The five Democratic candidates for Harrisburg mayor squared off in their first debate Saturday night, and the battle for votes was charged and pointed.
Challengers Otto Banks and David Schankweiler spent the night on the attack against incumbent Mayor Eric Papenfuse, charging him with failing to fix the city’s most basic problems, and failing to serve all of the city’s residents equally.
Papenfuse, meanwhile, gave a ringing defense of his administration’s work, arguing city government is working better than it has in a generation under his leadership, and that his first eight years have left Harrisburg poised for a new era of growth that he is best-positioned to guide.
Sitting City Council President Wanda Williams touted her unique position in the race as the only candidate who is a lifelong resident of the city and a lifelong Democrat, and political newcomer Kevyn Knox tried to sell the voters that electing an outsider is the best way for voters to attack the city’s most intractable problems.
It made for a spirited give-and-take, as the five-way race enters a one-month sprint to election day.
Papenfuse, the incumbent first elected in 2013, is seeking a third term in City Hall and he has repeatedly said it would be his last.
He is being challenged for the Democratic Party’s nomination by Banks, a one-time city councilman who later served as an assistant secretary in President George W. Bush’s Department of Housing & Urban Development; Schankweiler, a retired media executive who was instrumental in starting Harrisburg University; Williams, the council president; and Knox, the general manager of the Harrisburg Midtown Arts Center.
One of the first sparring points in the debate sponsored by local ABC affiliate WHTM and the Harrisburg Regional Chamber of Commerce was crime.
Schankweiler said his first order of business if elected would be to convene a citywide summit on violence prevention that would generate sets of short- and long-term solutions to the violent crime. Banks, meanwhile, talked about putting an emphasis on building a police force that looks more likes the community it serves.
Papenfuse and Williams countered that they believe most of the right steps are being taken to create a safer city, even though Harrisburg’s violent crime rates are appreciably higher than most other areas of South Central Pennsylvania.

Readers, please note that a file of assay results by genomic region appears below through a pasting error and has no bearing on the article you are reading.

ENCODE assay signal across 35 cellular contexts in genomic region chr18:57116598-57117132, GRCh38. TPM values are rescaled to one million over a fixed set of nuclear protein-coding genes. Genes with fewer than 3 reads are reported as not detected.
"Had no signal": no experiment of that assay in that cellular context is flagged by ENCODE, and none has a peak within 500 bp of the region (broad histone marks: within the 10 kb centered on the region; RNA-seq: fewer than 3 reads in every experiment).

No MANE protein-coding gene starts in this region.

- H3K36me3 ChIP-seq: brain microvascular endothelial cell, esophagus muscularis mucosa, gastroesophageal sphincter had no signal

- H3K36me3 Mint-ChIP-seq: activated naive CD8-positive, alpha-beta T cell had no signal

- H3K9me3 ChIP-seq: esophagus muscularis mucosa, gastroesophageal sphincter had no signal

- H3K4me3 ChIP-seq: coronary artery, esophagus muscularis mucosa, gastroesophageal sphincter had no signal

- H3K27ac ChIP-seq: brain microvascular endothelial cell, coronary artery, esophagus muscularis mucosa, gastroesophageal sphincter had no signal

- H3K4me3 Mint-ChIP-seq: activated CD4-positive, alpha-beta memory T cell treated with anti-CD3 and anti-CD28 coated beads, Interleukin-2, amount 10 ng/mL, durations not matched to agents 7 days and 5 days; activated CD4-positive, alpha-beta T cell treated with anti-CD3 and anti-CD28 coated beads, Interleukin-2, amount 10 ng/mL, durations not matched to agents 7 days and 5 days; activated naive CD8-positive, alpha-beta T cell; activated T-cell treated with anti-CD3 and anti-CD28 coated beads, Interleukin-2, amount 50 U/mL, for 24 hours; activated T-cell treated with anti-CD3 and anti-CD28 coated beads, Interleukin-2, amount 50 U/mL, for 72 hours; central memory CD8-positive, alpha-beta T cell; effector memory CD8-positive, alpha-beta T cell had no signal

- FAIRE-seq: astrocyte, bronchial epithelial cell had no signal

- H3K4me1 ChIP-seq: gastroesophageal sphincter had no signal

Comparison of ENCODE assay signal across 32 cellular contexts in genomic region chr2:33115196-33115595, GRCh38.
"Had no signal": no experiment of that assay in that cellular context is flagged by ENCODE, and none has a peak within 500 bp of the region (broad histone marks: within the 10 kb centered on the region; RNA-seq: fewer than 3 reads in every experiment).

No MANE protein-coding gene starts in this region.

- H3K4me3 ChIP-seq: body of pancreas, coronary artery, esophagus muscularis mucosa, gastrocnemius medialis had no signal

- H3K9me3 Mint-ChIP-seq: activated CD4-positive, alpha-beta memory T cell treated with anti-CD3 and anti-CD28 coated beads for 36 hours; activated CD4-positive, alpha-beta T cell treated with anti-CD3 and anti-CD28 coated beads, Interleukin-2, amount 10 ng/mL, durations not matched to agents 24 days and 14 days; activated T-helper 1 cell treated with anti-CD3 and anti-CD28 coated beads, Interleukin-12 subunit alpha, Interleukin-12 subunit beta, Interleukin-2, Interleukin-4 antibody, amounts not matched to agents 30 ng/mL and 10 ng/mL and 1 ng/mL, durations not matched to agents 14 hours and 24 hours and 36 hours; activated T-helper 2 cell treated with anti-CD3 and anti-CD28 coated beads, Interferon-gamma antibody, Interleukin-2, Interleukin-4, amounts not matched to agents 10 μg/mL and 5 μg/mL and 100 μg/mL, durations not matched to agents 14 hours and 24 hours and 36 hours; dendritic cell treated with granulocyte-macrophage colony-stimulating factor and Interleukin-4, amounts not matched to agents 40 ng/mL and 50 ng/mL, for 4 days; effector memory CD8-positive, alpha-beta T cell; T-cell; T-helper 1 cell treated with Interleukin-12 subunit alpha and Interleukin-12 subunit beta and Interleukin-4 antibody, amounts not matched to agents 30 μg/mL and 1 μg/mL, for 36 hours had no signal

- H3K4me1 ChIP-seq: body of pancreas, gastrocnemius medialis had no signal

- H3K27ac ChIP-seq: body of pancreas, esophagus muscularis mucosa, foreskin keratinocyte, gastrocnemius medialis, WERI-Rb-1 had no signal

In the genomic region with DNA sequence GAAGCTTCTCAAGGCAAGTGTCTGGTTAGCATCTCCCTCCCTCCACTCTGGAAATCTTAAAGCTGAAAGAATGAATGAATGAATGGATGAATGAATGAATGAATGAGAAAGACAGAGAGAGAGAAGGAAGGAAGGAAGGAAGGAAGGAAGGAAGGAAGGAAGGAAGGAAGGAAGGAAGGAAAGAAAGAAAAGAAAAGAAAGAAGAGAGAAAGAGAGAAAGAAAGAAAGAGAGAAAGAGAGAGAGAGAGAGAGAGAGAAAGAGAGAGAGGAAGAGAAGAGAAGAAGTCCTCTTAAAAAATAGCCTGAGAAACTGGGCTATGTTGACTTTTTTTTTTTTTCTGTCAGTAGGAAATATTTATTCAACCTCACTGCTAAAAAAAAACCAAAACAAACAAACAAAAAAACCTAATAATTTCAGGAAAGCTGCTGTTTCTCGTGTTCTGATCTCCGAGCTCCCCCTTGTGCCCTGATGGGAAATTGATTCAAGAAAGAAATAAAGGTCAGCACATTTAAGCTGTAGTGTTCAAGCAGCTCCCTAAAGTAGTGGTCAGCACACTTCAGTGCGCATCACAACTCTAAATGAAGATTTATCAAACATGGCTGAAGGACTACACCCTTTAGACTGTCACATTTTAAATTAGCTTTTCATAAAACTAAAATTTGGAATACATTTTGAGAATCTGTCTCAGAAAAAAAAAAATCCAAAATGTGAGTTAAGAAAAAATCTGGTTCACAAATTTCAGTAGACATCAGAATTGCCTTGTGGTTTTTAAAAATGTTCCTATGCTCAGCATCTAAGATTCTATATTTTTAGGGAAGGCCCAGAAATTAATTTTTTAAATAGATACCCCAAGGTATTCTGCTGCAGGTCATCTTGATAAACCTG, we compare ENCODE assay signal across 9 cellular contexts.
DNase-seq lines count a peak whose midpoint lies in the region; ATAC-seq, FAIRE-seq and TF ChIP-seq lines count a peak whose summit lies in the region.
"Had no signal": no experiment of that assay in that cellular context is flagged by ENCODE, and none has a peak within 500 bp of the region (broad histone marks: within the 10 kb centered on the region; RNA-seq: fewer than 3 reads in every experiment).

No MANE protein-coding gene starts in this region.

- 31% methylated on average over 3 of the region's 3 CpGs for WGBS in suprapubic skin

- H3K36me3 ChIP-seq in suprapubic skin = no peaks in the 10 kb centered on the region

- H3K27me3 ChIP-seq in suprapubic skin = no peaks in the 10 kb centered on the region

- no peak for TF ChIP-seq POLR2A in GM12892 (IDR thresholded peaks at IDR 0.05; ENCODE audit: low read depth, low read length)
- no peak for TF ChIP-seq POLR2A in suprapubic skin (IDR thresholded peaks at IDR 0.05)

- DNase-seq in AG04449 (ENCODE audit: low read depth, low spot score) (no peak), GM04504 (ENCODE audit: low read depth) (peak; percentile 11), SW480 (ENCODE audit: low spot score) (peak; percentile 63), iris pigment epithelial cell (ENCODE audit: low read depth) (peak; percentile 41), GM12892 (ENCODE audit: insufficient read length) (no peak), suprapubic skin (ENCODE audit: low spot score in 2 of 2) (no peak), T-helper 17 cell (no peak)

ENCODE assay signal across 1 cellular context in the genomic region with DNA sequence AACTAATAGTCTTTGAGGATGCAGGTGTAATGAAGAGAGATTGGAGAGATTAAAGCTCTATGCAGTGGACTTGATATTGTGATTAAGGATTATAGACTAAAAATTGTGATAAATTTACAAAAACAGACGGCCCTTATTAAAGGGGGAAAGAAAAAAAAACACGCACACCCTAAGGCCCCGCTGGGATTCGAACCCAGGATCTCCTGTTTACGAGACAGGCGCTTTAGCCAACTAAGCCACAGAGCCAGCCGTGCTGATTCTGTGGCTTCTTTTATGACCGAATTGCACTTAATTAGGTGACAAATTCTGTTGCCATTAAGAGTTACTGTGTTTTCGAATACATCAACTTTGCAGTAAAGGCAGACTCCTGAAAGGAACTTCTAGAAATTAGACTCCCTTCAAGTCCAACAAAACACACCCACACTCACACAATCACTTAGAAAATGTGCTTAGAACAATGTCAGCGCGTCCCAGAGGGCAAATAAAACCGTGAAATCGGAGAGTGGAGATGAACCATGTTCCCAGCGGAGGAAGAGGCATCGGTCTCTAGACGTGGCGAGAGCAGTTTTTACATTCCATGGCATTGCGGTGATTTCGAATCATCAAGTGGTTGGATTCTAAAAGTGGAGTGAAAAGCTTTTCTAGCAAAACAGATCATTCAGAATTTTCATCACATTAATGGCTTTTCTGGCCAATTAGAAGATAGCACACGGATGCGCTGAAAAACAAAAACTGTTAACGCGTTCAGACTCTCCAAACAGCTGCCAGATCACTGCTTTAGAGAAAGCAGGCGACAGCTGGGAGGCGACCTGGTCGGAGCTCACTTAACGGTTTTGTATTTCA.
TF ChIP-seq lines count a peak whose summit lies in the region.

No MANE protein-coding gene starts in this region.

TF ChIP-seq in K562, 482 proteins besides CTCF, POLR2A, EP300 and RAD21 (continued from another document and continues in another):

Papenfuse specifically argued that despite a spike in homicides last year, overall crime rates have gone down through most of his tenure in office. The department’s new community service officers, a revamped use of force policy and the deployment – with county help – of mental health co-responders will all help address the need to make the department work more fairly for all residents, he said.
Harrisburg’s response to the pandemic was another flashpoint.
Banks, Schankweiler and Knox, meanwhile, said the city failed to take the lead in setting up contact tracing, mass testing or vaccination sites.
“None of that was in place when the coronavirus hit the city of Harrisburg” Banks said. “This mayor, as well as this president of council, completely disappeared when the coronavirus had an impact on our community. When we needed them the most, they were not there.”
Schankweiler said residents tell him communication was lacking throughout the pandemic, saying: “We didn’t hear anything from anybody about what was going on and where.”
Papenfuse, meanwhile, said he believed city government had done better than most in the things it could control.
For example, he hailed his early decision to tap cash reserves to fund an early small business grant program that the mayor said helped some of the most vulnerable businesses in the city stay afloat before state and federal programs got started. His eviction moratoriums, he said, had kept people in their homes throughout the economic crisis.
Banks hit Papenfuse – and Williams, by extension – hard throughout the night for overseeing a city government that he…